reed

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a broken reed

An unreliable or unsupportive person. I thought I could count on my best friend for support during this difficult time, but she proved to be a broken reed and never returned my calls.
See also: broken, reed

broken reed

an unreliable or undependable person. (On the image of a useless, broken reed in a reed instrument.) You can't rely on Jim's support. He's a broken reed. Mr. Smith is a broken reed. His deputy has to make all the decisions.
See also: broken, reed

reed before the wind lives on, while mighty oaks do fall

Prov. An insignificant, flexible person is more likely not to get hurt in a crisis than a prominent or rigid person. Our office has new managers now; I plan to be as inconspicuous as possible while they reorganize everyone. A reed before the wind lives on, while mighty oaks do fall.
See also: before, fall, lives, mighty, oak, reed, wind

broken reed

A weak or unreliable support, as in I'd counted on her to help, but she turned out to be a broken reed. The idea behind this idiom, first recorded about 1593, was already present in a mid-15th-century translation of a Latin tract, "Trust not nor lean not upon a windy reed."
See also: broken, reed

a broken reed

BRITISH, LITERARY
If you call a person or group a broken reed, you mean that they are now weak and hopeless, and do not have the power or influence that they had in the past. They recognized that their allies were a broken reed.
See also: broken, reed

a broken reed

a weak or ineffectual person, especially one on whose support it is foolish to rely.
This expression refers to Isaiah 36:6, in which the Assyrian general taunts King Hezekiah of Jerusalem about the latter's supposed ally, the Egyptian pharaoh: ‘Lo, thou trusteth in the staff of this broken reed, on Egypt’.
See also: broken, reed
References in classic literature ?
the farther we advanced the thicker and taller, and apparently the more interminable, the reeds became.
Edgar Caswall, who was now wholly obsessed by the kite and all belonging to it, found a distinct resemblance between that intermittent rumble and the snake-charming music produced by the pigeons flying through the dry reeds.
The anchor, instead of catching the branches of the tree, took hold in the masses of reeds mixed with the thick mud of the marshes, which offered considerable resistance.
His friends had gone away to Egypt six weeks before, but he had stayed behind, for he was in love with the most beautiful Reed.
From the shelter of the reeds along the river, Werper and Tarzan watched the blacks.
One of the ape-man's hands clutched the thick mane, and as the bull raced madly through the reeds the thing striking at his life was dragged beside him.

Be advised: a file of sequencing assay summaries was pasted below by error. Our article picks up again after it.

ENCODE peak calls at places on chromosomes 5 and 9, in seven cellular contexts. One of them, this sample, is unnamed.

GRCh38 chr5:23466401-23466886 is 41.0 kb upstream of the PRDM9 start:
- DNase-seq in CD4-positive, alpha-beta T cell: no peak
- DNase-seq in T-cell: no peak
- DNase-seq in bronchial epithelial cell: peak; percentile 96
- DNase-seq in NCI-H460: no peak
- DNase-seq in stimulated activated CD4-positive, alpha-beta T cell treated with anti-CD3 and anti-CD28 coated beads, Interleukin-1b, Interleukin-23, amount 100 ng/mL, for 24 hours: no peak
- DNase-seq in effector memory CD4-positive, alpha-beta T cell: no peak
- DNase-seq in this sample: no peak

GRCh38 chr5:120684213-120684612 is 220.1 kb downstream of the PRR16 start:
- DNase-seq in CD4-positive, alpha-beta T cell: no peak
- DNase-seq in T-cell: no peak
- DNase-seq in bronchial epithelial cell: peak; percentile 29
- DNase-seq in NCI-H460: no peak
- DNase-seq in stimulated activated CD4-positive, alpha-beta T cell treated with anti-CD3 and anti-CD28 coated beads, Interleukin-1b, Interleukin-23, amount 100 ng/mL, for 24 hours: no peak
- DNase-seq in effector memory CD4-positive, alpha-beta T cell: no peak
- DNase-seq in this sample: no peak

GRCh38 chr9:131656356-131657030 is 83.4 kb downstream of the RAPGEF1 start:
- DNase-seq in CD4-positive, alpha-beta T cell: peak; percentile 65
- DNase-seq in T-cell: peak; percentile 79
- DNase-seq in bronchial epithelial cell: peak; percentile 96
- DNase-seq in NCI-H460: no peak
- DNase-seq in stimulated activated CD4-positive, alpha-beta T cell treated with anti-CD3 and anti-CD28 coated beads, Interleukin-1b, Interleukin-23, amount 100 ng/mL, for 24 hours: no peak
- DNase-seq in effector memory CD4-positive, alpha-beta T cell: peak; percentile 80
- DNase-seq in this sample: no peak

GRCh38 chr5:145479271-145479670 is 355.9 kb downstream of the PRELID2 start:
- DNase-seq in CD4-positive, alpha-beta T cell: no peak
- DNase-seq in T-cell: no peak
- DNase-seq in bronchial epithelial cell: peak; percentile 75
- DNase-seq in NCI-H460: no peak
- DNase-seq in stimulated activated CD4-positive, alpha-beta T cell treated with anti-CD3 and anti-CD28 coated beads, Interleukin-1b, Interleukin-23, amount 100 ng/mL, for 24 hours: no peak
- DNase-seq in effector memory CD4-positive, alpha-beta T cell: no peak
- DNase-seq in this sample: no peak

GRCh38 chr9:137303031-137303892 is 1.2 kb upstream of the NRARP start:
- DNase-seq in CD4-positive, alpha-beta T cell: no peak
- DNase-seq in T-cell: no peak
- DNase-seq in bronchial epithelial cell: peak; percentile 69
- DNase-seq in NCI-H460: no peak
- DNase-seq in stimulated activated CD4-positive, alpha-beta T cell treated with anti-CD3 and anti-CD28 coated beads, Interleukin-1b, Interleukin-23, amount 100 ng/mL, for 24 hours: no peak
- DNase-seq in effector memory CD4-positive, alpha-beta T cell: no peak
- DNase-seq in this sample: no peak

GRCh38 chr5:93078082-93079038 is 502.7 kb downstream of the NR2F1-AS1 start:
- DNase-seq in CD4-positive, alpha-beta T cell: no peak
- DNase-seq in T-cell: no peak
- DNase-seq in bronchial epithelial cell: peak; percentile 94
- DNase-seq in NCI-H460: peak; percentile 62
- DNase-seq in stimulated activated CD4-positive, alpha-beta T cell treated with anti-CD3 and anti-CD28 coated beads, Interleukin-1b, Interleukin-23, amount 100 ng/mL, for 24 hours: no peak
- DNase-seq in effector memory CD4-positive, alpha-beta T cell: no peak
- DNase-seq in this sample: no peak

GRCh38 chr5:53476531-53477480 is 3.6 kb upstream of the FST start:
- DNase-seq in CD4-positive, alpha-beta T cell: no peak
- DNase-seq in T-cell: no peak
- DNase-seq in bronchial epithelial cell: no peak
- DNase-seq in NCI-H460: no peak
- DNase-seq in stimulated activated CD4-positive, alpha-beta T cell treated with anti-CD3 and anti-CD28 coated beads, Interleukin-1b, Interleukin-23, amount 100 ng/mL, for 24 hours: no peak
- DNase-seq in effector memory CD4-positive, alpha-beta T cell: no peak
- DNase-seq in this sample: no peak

During the long summer day, as his sheep cropped the good grass which the gods had made to grow for them, or lay with their forelegs doubled under their breasts and chewed the cud, Haita, reclining in the shadow of a tree, or sitting upon a rock, played so sweet music upon his reed pipe that sometimes from the corner of his eye he got accidental glimpses of the minor sylvan deities, leaning forward out of the copse to hear; but if he looked at them directly they vanished.
But even as he spoke the impetuous Flambeau had run his boat ashore in the rattling reeds, and they stood in the long, quaint islet beside the odd and silent house.
She made one circuit round the clump of reeds, was beginning a second, and suddenly quivered with excitement and became motionless.
I was glad of it: I never liked long walks, especially on chilly afternoons: dreadful to me was the coming home in the raw twilight, with nipped fingers and toes, and a heart saddened by the chidings of Bessie, the nurse, and humbled by the consciousness of my physical inferiority to Eliza, John, and Georgiana Reed.
JEREMY took a reed pole, and pushed the boat out into open water.
But to give him anything to drink was impossible, or would have been so had not the landlord bored a reed, and putting one end in his mouth poured the wine into him through the other; all which he bore with patience rather than sever the ribbons of his helmet.
Reed, the clerk, and three men were detached to explore the river still further down than the previous scouting parties had been, and at the same time to look out for Indians, from whom provisions might be obtained, and a supply of horses, should it be found necessary to proceed by land.
Here, where the dames of Rome their gilded hair Waved to the wind, now wave the reed and thistle
It was a very simple little story, that of the slender brown reed which grew by the forest pool and always was sad and sighing because it could not utter music like the brook and the birds and the winds.